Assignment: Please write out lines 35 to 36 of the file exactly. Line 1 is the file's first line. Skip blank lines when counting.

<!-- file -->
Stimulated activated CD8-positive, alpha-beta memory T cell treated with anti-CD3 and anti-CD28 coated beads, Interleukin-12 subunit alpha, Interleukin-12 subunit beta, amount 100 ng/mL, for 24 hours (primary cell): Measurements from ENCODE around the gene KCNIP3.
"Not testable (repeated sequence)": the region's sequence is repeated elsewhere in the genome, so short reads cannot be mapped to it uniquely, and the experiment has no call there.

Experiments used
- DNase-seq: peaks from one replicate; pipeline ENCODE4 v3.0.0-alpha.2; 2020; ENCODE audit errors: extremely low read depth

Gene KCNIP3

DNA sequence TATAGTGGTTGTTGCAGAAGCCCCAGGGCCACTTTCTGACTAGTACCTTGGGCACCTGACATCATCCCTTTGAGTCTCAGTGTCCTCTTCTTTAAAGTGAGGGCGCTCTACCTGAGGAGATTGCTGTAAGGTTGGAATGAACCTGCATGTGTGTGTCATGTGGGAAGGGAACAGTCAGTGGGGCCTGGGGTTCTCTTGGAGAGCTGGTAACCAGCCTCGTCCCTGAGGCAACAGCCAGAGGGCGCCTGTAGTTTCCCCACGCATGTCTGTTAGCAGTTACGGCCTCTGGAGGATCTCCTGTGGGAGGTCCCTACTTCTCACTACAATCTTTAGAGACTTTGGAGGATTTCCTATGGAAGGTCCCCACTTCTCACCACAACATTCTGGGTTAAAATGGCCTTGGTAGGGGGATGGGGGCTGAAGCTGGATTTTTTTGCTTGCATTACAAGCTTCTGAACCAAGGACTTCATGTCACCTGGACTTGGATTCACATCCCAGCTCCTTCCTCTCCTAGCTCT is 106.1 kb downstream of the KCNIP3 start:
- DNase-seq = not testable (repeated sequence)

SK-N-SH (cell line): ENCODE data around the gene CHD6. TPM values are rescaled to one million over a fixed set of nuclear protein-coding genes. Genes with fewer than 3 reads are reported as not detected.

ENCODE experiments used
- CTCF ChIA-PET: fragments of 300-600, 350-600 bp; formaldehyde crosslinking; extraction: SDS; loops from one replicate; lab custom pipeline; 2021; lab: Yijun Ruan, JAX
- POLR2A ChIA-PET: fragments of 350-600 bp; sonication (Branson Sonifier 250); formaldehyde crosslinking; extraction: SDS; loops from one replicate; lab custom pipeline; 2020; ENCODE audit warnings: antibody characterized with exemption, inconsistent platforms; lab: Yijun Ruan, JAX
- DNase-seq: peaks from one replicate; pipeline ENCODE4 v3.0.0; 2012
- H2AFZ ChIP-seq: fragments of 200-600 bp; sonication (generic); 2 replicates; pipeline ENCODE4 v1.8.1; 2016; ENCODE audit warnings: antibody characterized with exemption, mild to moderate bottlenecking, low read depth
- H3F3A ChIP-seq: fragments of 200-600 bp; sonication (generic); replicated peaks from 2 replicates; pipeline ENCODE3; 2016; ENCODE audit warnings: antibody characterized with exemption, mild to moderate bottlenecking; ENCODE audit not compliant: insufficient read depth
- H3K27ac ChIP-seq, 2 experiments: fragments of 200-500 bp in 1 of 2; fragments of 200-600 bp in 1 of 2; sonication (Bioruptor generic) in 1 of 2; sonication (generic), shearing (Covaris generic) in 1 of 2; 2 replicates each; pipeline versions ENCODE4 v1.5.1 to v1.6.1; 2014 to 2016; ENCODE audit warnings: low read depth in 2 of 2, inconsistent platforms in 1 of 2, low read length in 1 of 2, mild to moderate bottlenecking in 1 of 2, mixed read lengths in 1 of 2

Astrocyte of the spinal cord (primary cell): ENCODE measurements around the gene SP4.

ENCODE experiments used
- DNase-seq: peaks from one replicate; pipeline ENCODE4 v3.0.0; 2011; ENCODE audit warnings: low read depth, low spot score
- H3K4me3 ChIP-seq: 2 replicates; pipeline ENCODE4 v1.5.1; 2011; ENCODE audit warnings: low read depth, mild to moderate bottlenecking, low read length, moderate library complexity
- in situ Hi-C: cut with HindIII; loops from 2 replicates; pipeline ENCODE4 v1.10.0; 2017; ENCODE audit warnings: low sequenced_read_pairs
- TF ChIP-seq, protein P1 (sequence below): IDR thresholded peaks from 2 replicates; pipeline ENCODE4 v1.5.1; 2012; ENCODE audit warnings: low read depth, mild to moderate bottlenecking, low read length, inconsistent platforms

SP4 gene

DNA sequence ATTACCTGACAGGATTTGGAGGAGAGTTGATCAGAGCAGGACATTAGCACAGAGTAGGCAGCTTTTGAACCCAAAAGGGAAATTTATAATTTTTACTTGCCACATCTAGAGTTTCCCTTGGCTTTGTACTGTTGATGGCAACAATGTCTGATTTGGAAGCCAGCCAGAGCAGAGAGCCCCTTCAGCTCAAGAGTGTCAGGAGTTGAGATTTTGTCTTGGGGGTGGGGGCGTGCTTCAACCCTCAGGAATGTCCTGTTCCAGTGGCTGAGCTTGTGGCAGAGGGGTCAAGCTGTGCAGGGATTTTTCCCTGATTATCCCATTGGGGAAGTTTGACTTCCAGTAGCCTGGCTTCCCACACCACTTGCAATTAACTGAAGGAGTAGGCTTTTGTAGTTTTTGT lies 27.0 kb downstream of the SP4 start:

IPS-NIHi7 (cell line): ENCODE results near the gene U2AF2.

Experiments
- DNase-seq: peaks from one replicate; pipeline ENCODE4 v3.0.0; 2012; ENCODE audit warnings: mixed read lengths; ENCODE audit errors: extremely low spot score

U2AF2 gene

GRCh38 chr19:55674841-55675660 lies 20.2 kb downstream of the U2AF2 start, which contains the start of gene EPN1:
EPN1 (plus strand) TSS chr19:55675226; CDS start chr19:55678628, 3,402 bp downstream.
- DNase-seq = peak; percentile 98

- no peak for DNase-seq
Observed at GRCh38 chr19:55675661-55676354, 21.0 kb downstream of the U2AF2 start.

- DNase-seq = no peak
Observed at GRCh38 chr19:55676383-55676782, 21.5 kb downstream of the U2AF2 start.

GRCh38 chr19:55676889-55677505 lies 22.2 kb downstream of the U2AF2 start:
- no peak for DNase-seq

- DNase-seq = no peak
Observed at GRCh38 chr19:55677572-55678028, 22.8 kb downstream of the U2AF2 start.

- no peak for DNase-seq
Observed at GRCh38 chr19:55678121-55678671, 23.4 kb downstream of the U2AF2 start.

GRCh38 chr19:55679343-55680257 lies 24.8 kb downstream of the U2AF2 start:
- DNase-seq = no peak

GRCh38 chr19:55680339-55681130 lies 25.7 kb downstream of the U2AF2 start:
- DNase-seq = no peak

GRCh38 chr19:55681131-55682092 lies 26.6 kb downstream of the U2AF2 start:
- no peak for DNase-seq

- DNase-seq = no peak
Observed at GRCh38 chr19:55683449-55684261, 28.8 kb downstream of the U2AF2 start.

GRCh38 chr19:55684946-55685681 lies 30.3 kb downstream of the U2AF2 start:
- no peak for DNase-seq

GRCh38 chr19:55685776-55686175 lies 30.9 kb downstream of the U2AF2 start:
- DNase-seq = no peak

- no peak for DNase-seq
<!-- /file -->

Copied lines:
GRCh38 chr19:55676889-55677505 lies 22.2 kb downstream of the U2AF2 start:
- no peak for DNase-seq